2007 | 2008 | 2009 | 2010 | 2011 | 2012 | 2013 | 2014 | 2015 | 2016 | 2017 | 2018
Professor Hill received the 2008 Mathematics Classic Award from Multimedia Educational Resource for Learning and Online Teaching for his contributions to online learning and instruction through a web site. More Information
Mathematics Associate Professor Yury Grabovsky, with graduate student Tadele Mengesha, recently solved an important open problem in the calculus of variations, the one-dimensional version of which was stated by Karl Weierstrass in the 1800s and subsequently established by David Hilbert. The proof of quasiconvexity based sufficient conditions for strong local minima in vectorial variational problems consists of three major parts: the Decomposition Theorem, the Orthogonality principle and the Localization principle. Sir John Ball, Sedleian Professor of Natural Philosophy at the University of Oxford, called this an "absolutely fundamental result and a really fantastic paper, one of the best of recent years in the calculus of variations." This problem is relevant to a wide variety of phenomena ranging from fluid flow to magnetostatics. Grabovsky delivered a lecture series at Oxford on his results in early October.
Kirk Soodhalter was one of five U.S. graduate students, and about 50 worldwide, to attend the first Society for Industrial and Applied Mathematics Activity Group (SIAG)/Linear Algebra - Group of Investigation in Mathematical Modeling and Numerical Simulation in Science and Technology (LA-SIMUMAT) International Summer School on Numerical Linear Algebra (ISSNLA). Lectures at the summer school, held at the International Center for Mathematical meetings in Castro Urdiales, Spain from July 21-25, 2008, focused on maturing current research and applications in numerical linear algebra.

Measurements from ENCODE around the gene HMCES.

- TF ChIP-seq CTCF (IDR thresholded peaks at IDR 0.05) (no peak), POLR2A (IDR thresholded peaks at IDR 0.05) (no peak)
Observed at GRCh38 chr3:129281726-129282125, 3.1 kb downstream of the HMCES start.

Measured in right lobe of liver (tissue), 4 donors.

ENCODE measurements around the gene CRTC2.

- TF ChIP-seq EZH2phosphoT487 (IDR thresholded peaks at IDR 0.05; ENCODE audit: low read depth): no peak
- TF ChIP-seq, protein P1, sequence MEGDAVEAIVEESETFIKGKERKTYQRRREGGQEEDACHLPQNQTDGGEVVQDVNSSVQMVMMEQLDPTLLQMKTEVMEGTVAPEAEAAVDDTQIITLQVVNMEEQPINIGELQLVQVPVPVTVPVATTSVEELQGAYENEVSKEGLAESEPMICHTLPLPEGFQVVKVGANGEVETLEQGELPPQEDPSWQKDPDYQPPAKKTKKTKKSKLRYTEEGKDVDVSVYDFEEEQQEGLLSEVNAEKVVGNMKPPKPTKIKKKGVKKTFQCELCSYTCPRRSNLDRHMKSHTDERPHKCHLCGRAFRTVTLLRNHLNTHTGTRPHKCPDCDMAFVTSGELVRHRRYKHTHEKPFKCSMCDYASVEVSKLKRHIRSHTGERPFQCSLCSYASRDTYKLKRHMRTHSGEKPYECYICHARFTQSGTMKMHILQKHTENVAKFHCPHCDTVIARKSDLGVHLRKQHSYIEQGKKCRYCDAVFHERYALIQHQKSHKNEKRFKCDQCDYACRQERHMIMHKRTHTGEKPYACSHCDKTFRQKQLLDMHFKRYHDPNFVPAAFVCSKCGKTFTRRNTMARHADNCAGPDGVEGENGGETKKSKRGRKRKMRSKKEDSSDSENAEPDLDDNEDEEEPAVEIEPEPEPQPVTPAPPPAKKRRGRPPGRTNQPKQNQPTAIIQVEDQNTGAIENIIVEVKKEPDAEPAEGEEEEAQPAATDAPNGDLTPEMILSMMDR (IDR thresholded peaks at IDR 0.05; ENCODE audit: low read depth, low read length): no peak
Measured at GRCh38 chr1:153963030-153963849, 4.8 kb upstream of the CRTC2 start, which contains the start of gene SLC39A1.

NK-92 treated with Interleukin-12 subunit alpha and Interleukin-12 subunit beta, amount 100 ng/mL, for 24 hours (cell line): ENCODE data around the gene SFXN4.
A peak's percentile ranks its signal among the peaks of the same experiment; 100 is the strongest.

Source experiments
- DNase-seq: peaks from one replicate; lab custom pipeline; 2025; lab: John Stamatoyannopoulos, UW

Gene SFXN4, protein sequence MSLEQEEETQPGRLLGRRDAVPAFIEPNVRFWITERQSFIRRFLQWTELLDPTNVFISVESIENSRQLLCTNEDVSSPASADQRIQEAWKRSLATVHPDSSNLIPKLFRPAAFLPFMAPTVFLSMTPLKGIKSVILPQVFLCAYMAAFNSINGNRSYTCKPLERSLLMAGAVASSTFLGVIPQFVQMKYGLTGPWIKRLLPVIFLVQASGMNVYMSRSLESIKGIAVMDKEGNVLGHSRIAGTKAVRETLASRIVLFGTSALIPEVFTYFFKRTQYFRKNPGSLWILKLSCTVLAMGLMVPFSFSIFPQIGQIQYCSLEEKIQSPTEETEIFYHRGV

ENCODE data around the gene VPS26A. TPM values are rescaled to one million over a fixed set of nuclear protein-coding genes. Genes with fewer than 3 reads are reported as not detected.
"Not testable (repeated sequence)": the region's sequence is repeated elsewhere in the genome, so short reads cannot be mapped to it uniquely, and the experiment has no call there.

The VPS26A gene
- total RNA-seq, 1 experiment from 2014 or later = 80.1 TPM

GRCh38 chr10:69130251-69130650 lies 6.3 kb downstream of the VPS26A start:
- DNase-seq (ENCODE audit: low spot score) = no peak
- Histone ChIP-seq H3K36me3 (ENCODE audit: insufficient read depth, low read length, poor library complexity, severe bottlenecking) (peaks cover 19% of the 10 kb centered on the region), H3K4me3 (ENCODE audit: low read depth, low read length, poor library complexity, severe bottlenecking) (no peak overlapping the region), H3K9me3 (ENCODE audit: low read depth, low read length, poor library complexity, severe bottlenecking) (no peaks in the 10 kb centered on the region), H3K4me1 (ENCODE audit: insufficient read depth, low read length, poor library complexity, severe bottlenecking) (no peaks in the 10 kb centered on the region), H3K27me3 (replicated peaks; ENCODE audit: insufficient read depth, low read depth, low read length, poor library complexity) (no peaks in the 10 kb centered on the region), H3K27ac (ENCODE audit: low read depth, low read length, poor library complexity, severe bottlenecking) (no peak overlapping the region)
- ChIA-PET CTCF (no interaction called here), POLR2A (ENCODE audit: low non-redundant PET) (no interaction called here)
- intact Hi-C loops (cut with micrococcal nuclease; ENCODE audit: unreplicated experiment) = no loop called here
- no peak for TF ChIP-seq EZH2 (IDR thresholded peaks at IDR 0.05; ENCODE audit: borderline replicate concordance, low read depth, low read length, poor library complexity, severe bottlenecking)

Mathematics professor John Allen Paulos talks about probability, sports and Tiger Woods in an article in the Toronto Globe and Mail.
In November 2007, Temple University was one of twelve institutions to receive a National Math and Science Initiative grant to replicate the existing UTeach program at The University of Texas at Austin. On May 13, 2008, the six majors in which TUteach students will earn degrees were approved by the Temple University Board of Trustees.
Students will begin earning Bachelor of Science degrees in Biology with Teaching, Mathematics with Teaching, Chemistry with Teaching, Earth and Space Science with Teaching, Physics with Teaching and General Science with Teaching in Fall 2008. All six majors will require 50-65 science credits and 20-27 credits in UTeach pedagogy, liberal arts or research. Based on UTeach degree models, the new majors are designed to provide graduates with two separate knowledge sets; scientific content knowledge and pedagogical understanding of how to convey that information.
CST is working closely with the College of Education, the UTeach program and the National Math and Science Initiative to help Temple students planning to become middle and high school teachers to most effectively educate young people in science and technology.
The ninth IMACS International Symposium on Iterative Methods in Scientific Computing was held in Lille, France, March 17 – 20th, 2008. Mathematics professor Daniel Szyld addressed the Symposium as a plenary speaker with his lecture "Inexact Krylov Subspace Methods for PDEs.
Dr. Szyld also gave a lecture earlier in March at the Mathematics Colloquium at the Université du Littoral Côte d'Opale, in Calais, France, titled "Optimal Left and Right Additive Schwarz Preconditioning for Minimal Residual Methods with Euclidean and Energy Norms."
Daniel Szyld, professor in the Department of Mathematics, was appointed to the Society of Industrial and Applied Mathematics' advisory committee for this year's Mathematics Awareness Month, held each April. The event was recently mentioned in Newsweek. Mathematics Awareness Month Web Site
2007 | 2008 | 2009 | 2010 | 2011 | 2012 | 2013 | 2014 | 2015 | 2016 | 2017 | 2018